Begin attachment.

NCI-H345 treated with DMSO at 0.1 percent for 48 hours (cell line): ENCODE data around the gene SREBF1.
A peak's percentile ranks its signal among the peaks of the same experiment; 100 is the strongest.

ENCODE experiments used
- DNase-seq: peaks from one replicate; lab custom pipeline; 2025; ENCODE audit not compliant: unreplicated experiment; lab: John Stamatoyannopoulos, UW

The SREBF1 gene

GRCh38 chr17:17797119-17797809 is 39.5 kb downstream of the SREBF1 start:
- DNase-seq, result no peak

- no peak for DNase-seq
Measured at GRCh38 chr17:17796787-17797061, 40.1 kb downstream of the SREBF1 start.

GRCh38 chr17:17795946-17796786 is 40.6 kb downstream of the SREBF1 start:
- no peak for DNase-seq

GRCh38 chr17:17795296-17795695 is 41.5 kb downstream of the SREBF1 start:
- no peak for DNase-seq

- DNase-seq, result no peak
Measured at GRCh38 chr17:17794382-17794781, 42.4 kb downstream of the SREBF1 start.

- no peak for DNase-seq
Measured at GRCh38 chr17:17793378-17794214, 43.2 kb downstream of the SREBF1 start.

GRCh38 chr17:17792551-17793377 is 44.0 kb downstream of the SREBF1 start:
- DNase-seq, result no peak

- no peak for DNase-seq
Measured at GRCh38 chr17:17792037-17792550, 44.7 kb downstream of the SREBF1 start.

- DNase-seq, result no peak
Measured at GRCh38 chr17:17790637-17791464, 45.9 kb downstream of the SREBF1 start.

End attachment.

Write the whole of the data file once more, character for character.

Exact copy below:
NCI-H345 treated with DMSO at 0.1 percent for 48 hours (cell line): ENCODE data around the gene SREBF1.
A peak's percentile ranks its signal among the peaks of the same experiment; 100 is the strongest.

ENCODE experiments used
- DNase-seq: peaks from one replicate; lab custom pipeline; 2025; ENCODE audit not compliant: unreplicated experiment; lab: John Stamatoyannopoulos, UW

The SREBF1 gene

GRCh38 chr17:17797119-17797809 is 39.5 kb downstream of the SREBF1 start:
- DNase-seq, result no peak

- no peak for DNase-seq
Measured at GRCh38 chr17:17796787-17797061, 40.1 kb downstream of the SREBF1 start.

GRCh38 chr17:17795946-17796786 is 40.6 kb downstream of the SREBF1 start:
- no peak for DNase-seq

GRCh38 chr17:17795296-17795695 is 41.5 kb downstream of the SREBF1 start:
- no peak for DNase-seq

- DNase-seq, result no peak
Measured at GRCh38 chr17:17794382-17794781, 42.4 kb downstream of the SREBF1 start.

- no peak for DNase-seq
Measured at GRCh38 chr17:17793378-17794214, 43.2 kb downstream of the SREBF1 start.

GRCh38 chr17:17792551-17793377 is 44.0 kb downstream of the SREBF1 start:
- DNase-seq, result no peak

- no peak for DNase-seq
Measured at GRCh38 chr17:17792037-17792550, 44.7 kb downstream of the SREBF1 start.

- DNase-seq, result no peak
Measured at GRCh38 chr17:17790637-17791464, 45.9 kb downstream of the SREBF1 start.